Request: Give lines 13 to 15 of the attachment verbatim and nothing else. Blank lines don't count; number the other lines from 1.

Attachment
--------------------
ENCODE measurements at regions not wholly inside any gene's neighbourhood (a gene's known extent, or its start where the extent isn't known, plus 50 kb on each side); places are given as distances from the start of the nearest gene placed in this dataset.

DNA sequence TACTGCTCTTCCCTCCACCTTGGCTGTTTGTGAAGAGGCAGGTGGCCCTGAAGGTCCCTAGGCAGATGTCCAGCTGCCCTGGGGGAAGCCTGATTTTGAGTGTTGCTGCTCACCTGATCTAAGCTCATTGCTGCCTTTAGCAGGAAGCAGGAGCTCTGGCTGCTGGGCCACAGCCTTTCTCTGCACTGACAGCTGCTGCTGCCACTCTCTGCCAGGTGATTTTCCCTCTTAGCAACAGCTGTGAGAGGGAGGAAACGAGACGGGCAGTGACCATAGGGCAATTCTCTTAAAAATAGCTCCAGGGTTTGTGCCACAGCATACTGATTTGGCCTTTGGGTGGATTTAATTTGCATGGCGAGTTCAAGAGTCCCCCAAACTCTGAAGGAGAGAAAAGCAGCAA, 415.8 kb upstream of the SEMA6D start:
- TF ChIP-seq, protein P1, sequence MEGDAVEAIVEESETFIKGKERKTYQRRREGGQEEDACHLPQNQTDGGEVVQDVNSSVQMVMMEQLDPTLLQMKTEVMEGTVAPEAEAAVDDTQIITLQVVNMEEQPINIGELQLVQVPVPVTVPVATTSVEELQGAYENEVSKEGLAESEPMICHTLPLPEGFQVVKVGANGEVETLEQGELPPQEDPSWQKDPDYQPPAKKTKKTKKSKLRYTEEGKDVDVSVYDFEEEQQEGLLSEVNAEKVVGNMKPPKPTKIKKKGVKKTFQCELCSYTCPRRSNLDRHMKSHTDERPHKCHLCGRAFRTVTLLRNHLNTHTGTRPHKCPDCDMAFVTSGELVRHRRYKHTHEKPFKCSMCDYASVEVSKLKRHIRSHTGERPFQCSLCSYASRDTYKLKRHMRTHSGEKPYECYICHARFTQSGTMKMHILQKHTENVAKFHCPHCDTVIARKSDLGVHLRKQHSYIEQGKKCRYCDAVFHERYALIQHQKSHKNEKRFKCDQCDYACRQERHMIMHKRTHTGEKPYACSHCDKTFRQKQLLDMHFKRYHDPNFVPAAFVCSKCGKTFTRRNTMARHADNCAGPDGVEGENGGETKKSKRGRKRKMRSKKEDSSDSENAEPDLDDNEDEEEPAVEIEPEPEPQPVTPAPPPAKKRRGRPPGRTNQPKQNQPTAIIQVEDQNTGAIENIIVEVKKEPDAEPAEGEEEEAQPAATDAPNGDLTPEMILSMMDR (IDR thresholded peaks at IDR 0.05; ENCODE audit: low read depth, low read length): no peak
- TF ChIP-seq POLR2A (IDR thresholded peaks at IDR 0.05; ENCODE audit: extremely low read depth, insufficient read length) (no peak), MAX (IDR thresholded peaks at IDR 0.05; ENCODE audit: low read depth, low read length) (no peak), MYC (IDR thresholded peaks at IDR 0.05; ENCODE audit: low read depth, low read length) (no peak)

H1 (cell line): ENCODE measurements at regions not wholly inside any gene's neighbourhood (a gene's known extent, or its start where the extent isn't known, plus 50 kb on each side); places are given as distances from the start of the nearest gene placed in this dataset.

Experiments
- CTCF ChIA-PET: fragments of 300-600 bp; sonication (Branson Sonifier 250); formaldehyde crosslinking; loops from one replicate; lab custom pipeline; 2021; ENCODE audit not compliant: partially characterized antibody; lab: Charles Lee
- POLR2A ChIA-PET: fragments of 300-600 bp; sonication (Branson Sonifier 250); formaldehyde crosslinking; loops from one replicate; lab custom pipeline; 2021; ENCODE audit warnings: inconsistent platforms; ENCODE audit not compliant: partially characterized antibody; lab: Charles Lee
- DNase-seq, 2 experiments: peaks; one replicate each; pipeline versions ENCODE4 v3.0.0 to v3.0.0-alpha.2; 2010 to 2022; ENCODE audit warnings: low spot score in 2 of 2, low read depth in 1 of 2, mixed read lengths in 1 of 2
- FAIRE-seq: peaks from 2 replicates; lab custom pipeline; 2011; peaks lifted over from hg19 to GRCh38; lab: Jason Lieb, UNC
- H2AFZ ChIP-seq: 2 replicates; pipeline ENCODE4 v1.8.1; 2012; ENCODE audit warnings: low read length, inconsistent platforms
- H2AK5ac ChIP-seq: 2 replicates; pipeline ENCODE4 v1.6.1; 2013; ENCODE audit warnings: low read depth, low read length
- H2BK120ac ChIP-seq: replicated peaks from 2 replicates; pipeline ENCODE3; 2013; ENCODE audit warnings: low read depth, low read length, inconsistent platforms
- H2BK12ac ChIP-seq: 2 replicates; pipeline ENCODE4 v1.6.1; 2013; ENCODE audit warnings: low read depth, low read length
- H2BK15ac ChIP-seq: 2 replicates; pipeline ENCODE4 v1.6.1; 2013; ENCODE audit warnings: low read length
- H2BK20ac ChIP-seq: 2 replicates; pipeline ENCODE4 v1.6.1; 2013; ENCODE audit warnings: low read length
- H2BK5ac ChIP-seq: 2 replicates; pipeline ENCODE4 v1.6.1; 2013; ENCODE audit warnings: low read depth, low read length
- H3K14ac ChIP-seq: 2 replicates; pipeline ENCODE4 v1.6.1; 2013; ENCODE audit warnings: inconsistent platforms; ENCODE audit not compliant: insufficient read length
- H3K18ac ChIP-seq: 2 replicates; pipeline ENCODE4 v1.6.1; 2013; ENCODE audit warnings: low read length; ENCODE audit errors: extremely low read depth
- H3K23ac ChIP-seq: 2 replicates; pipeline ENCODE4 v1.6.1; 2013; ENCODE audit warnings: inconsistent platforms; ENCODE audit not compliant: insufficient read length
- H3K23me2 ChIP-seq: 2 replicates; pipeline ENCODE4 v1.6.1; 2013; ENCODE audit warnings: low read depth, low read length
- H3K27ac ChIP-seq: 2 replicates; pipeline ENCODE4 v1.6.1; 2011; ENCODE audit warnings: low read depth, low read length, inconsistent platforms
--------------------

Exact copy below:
- H2BK120ac ChIP-seq: replicated peaks from 2 replicates; pipeline ENCODE3; 2013; ENCODE audit warnings: low read depth, low read length, inconsistent platforms
- H2BK12ac ChIP-seq: 2 replicates; pipeline ENCODE4 v1.6.1; 2013; ENCODE audit warnings: low read depth, low read length
- H2BK15ac ChIP-seq: 2 replicates; pipeline ENCODE4 v1.6.1; 2013; ENCODE audit warnings: low read length